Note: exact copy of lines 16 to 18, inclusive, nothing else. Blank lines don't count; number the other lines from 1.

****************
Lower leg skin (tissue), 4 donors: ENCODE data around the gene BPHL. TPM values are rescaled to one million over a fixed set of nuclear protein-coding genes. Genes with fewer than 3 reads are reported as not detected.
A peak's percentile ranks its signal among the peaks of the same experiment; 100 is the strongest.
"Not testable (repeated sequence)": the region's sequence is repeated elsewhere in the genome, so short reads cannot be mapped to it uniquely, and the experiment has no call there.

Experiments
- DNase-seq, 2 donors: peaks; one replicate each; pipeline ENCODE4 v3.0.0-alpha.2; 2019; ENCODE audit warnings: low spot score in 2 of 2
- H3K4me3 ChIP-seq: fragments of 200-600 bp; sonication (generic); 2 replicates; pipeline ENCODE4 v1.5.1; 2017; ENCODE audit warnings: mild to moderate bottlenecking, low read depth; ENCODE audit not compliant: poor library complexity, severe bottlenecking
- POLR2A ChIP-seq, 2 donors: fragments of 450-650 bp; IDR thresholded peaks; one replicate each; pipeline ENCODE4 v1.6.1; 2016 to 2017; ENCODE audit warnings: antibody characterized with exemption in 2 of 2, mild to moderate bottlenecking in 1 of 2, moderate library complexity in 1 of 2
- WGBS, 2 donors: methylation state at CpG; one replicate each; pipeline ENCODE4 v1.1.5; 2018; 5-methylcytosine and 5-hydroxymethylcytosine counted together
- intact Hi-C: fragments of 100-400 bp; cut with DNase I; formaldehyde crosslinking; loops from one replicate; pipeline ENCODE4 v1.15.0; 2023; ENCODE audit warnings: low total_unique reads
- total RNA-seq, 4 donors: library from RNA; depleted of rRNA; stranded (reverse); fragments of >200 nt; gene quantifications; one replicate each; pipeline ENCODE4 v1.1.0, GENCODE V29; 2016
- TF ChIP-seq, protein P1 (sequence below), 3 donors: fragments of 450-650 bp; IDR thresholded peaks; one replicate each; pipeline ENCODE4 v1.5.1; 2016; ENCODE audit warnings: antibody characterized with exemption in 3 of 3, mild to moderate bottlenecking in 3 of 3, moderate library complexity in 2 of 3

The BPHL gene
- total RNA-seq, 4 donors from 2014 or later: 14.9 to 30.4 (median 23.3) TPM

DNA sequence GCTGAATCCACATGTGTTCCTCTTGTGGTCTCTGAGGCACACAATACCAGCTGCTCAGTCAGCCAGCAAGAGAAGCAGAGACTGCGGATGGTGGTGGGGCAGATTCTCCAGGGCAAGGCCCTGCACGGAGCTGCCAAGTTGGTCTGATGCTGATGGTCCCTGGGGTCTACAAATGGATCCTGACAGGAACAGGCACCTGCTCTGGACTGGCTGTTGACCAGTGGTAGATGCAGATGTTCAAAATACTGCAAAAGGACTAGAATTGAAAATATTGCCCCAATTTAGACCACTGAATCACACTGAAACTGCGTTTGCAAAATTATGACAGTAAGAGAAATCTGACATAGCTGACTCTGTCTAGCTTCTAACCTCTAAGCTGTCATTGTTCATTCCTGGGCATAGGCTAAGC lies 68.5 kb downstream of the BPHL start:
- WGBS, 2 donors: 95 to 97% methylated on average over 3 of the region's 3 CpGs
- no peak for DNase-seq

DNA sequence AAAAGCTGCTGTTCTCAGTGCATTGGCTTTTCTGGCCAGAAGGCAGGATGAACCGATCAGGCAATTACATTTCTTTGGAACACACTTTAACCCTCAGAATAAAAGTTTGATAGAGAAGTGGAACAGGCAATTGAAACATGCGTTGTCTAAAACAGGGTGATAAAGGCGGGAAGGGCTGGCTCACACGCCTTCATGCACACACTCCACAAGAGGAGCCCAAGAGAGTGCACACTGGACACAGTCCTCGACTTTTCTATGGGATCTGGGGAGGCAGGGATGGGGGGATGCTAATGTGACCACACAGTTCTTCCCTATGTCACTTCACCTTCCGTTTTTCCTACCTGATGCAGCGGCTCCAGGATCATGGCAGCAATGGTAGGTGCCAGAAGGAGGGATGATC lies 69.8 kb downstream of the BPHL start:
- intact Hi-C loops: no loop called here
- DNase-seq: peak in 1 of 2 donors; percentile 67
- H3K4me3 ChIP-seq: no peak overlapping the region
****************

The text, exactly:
- no peak for DNase-seq

DNA sequence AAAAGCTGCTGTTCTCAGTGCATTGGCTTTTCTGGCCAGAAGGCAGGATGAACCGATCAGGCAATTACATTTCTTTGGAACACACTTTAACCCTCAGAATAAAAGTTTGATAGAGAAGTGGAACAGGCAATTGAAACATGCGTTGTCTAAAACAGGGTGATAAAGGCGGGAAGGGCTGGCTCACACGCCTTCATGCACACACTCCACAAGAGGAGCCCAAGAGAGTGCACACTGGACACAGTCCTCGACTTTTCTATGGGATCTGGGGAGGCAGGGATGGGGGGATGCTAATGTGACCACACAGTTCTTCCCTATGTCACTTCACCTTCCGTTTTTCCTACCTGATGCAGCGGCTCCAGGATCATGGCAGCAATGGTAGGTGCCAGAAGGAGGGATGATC lies 69.8 kb downstream of the BPHL start:
- intact Hi-C loops: no loop called here